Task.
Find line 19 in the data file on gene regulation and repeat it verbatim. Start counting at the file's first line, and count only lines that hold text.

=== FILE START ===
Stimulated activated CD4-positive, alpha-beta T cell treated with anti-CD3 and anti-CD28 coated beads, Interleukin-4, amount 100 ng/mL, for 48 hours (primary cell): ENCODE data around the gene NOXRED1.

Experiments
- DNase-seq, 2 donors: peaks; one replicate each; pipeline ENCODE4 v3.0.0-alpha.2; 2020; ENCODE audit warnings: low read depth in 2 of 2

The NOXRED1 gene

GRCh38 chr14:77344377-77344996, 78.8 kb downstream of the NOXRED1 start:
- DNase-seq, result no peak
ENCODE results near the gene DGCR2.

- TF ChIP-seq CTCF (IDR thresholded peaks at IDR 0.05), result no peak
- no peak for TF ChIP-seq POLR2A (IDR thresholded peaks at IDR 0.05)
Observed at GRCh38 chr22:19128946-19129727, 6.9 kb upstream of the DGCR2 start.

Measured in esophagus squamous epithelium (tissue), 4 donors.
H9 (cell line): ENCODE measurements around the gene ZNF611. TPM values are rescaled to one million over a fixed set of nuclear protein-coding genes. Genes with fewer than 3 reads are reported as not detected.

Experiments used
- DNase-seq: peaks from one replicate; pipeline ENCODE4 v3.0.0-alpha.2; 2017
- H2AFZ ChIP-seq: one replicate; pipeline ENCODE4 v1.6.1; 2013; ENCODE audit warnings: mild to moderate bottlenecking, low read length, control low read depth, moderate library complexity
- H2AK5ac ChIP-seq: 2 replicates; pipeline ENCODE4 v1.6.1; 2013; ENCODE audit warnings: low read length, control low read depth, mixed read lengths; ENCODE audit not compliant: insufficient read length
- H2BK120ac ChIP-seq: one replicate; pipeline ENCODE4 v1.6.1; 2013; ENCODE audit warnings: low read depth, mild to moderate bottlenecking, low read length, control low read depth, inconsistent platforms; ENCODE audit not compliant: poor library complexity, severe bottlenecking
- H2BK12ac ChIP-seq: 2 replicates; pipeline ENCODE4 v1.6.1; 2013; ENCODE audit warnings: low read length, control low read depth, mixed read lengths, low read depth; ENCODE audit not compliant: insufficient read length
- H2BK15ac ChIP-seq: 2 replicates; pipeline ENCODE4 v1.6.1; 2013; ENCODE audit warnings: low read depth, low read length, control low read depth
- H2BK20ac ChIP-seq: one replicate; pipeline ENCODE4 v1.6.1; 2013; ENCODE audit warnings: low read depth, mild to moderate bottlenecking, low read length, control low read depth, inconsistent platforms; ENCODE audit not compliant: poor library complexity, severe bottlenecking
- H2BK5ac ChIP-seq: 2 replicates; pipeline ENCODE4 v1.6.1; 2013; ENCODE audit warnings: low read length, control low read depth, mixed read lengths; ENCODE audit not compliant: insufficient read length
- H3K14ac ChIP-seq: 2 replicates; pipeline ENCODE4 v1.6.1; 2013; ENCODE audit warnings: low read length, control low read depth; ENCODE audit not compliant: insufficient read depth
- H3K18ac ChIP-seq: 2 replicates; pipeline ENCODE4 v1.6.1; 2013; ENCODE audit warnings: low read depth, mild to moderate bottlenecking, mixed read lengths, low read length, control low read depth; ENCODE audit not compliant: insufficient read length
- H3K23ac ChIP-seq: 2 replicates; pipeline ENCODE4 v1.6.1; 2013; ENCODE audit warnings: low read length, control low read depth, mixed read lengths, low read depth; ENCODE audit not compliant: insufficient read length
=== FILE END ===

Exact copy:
- H2BK15ac ChIP-seq: 2 replicates; pipeline ENCODE4 v1.6.1; 2013; ENCODE audit warnings: low read depth, low read length, control low read depth